- Japan wins World Team Trophy
- Hanyu, Uno keep Japan in the lead at World Team Trophy
- Uno, Mihara push Japan to first place as World Team Trophy opens in Tokyo
- A tribute to Mao Asada
- Russia’s Team Paradise wins second consecutive World title
- Interview with coaches Alexander König and Jean-François Ballester
Kim pockets gold at 2009 Worlds
- Published: March 29, 2009
The 2009 World Figure Skating Championships concluded with the Ladies Long Program.
It wasn’t a competition. It was a coming out party, and all of the other skaters were invited as guests. Korea’s Yu Na Kim did not give another skater even a whisper of hope in this competition, and she ran away with the gold medal with a new world record score as well as the largest margin of victory by a lady at the World Championships.
“This has been a dream come true for me,” admitted the two-time bronze medalist turned champion. “I have been dreaming of this happening since I was a little girl, and now it came true.”
Kim entered the freeskate with an eight-point cushion over Canada’s Joannie Rochette, and she left the ice with a 16-point lead over the silver medalist. Her competition total of 207.71 points marks the first time any lady has surpassed the 200 point mark since adopting the code of points.
“I never focused on hitting 200 points,” Kim said rather philosophically. “It was more important to take each element at a time, and make sure that I was giving the best performance that I could. I felt that if I could do that, then I might be able to become World Champion. I stayed focused on what I had to do, and won the gold medal.”
Kim opened with her trademark triple flip-triple toe loop, and landed a total of five clean triple jumps in her “Sheherazade” program, but the program was not without mistakes. Kim doubled an intended triple salchow in the middle of her program, and had her final combination spin scored as an invalid element earning the champion zero points.
“We changed the spin after the Four Continents to get a level four,” Kim explained. “It is my fault that I did not have it checked to make sure that it was correct before I came here.”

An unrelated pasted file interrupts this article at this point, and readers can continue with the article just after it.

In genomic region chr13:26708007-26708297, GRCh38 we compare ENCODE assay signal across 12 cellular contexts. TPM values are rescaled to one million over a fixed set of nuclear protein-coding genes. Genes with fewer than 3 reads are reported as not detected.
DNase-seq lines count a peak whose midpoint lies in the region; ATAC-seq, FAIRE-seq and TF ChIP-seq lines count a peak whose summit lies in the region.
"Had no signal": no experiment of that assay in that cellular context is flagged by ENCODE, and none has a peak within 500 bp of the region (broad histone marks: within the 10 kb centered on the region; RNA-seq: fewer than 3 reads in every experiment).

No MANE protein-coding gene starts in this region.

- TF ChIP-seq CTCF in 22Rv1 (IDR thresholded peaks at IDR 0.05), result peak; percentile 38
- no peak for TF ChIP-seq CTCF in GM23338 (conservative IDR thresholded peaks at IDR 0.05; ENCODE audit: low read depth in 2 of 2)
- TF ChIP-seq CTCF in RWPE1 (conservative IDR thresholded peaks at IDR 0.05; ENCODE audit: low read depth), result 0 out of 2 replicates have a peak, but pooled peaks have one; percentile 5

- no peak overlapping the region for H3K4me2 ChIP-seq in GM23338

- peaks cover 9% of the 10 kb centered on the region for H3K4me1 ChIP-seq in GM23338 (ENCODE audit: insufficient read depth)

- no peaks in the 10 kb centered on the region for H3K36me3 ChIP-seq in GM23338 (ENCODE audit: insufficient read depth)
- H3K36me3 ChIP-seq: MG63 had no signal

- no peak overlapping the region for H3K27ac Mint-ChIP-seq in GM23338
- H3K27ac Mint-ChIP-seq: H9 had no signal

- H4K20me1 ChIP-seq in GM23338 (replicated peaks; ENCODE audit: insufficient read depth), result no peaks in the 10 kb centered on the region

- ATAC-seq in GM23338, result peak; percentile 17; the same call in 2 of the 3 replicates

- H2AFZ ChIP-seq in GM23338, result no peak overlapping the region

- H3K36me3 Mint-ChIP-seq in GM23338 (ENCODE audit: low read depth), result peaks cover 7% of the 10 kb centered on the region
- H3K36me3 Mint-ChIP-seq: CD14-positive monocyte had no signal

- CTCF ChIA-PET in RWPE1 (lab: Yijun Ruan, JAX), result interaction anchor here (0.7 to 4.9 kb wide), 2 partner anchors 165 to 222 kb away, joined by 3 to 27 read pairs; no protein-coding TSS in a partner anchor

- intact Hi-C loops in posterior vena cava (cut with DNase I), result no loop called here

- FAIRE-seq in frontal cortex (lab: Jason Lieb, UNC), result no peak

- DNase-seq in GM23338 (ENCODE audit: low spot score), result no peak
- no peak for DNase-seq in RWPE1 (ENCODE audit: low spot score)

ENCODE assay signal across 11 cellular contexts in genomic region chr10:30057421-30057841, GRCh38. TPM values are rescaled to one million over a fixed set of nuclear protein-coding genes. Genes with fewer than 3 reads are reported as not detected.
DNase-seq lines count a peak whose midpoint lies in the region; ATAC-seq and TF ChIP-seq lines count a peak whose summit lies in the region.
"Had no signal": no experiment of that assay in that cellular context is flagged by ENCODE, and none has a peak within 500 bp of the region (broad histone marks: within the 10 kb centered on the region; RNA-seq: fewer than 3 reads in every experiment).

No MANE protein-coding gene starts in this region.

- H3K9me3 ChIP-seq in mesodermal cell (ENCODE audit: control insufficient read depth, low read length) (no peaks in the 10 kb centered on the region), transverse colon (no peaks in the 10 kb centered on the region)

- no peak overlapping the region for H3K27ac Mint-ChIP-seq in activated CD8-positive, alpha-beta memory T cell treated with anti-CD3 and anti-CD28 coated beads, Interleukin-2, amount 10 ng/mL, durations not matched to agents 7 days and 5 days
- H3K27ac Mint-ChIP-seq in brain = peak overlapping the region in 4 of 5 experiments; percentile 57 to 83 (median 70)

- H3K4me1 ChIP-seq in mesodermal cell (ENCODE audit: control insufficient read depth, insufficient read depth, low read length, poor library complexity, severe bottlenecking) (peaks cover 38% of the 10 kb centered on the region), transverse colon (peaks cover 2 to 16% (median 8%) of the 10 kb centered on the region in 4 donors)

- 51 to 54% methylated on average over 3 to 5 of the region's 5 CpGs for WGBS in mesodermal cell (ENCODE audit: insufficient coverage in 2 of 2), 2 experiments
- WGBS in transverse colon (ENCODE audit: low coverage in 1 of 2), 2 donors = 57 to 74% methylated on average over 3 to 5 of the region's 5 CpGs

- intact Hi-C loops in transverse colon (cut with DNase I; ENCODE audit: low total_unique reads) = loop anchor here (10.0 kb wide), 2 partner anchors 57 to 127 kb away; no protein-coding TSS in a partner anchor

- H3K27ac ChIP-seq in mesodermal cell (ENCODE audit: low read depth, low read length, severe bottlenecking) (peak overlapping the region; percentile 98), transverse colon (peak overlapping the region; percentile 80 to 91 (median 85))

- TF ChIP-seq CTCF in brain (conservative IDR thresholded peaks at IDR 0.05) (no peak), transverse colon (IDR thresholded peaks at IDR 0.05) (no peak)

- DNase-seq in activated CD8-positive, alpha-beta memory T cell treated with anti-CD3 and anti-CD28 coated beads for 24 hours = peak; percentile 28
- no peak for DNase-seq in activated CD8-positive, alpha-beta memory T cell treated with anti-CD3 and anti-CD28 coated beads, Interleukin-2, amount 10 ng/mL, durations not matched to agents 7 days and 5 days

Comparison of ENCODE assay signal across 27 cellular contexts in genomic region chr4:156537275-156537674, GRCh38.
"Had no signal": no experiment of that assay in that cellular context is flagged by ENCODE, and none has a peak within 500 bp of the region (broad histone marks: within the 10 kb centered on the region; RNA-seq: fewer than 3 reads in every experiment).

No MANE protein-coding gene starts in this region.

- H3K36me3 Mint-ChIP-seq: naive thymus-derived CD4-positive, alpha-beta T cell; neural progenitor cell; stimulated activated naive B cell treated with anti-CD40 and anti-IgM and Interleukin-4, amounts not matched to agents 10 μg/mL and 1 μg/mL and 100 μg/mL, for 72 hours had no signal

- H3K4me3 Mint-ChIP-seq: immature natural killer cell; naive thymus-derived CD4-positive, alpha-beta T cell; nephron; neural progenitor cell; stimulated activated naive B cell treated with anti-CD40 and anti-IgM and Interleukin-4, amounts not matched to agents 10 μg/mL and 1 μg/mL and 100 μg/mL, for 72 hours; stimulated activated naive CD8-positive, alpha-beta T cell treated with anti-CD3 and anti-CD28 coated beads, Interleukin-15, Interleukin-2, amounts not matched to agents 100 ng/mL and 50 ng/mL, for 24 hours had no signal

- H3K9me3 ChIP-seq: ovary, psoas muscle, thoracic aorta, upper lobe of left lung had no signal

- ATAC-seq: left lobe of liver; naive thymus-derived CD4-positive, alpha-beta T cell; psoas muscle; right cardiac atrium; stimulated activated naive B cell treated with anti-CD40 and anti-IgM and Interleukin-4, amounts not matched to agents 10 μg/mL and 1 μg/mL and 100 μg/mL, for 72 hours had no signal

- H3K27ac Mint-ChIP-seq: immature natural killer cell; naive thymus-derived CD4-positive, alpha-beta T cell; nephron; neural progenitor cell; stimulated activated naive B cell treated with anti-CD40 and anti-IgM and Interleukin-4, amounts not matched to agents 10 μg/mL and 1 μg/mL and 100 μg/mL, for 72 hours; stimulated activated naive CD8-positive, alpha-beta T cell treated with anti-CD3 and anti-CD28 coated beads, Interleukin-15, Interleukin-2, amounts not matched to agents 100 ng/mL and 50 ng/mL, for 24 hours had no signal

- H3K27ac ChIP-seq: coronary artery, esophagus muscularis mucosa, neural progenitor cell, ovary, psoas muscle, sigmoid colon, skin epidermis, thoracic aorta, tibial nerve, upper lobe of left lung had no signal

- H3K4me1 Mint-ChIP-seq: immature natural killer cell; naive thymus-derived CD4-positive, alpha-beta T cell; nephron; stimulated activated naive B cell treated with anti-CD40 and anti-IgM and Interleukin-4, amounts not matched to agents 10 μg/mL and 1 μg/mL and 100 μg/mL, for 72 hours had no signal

The ISU rules state that a skater must do three spins in the freeskate; a flying spin, a spin with no change of position, and a combination spin. Kim completed a flying spin and two combination spins, therefore receiving no credit for her final element. Still, it was Kim’s night, and the audience at the Staples Center was clearly on her side from the start.
“There were so many Korean fans in the audience tonight,” Kim said proudly. “But the American fans also supported me. I felt like I was skating at home, and that made me confident to do my best.”
Kim is the first Korean skater to win the World Championships, and now heads into the Olympic season as the clear-cut favorite.
“I have not started thinking about the Olympic season yet,” Kim admitted. “I had to focus on doing my best here, and I can start thinking about the Olympics tomorrow.”
Rochette skated a lovely program to “Concierto de Aranjuez”, earning the silver medal, and becoming the first Canadian lady to stand on the podium since Liz Manley won the same color in 1988. Manley offered her congratulations to the Canadian champion once the results were made official.
“She said that silver is the best color,” Rochette said of the conversation. “She congratulated me, and told me that she knew that I could do it. It was so nice to have her here to share this with because she has been so supportive of me in my career.”
The silver medalist opened with a triple lutz-double toe-double loop, and almost came to a complete standstill on the final jump. However, she recovered to land a nice triple flip before doubling an intended triple loop.
“Even on a night when I wasn’t feeling my best, I was able to get the silver,” Rochette said. “Even if I didn’t do it perfect, this is unbelievable. I was able to deliver.”
Rochette did land a total of five clean triple jumps, including a triple-triple sequence, and earned level four on all of her elements except for the step sequence. Her freeskate total of 123.39 was only good enough for third place, but her personal best total of 191.29 points placed her second overall.
It was Japan’s Miki Ando who actually had the second-best freeskate of the night with her best program since she won her world title back in 2007.
“I am so happy that I was able to skate so good today,” Ando said with a huge grin. “Last year I withdrew from Worlds, so I was disappointed and so sad. I thought that I might stop competing because I was injured and wasn’t having a good time. People tried to get me to come back, and when I started getting better, I wanted to skate again. So I decided that if I would skate, I will do my best, and tonight I did.”
Ando skated to Saint-Saens’ “Symphony Number 3 in C minor” with an almost sophisticated calm, and all the slipped five triple jumps in for good measure. Combined with second highest component scores on the night, Ando was able to leapfrog teammate and outgoing champion Mao Asada to clinch the bronze medal.
Ando summed up her week in just a few words: “This competition was just so awesome for me.”
Ando scored a new season’s best 123.39 points in the freeskate, and totaled 190.38 overall.
There were high expectations for a colossal duel between Kim and Asada for the title here, but unfortunately, Asada was never really in the same league as the new champion. After a disappointing short program, Asada entered the freeskate needing to overcome a ten-point deficit.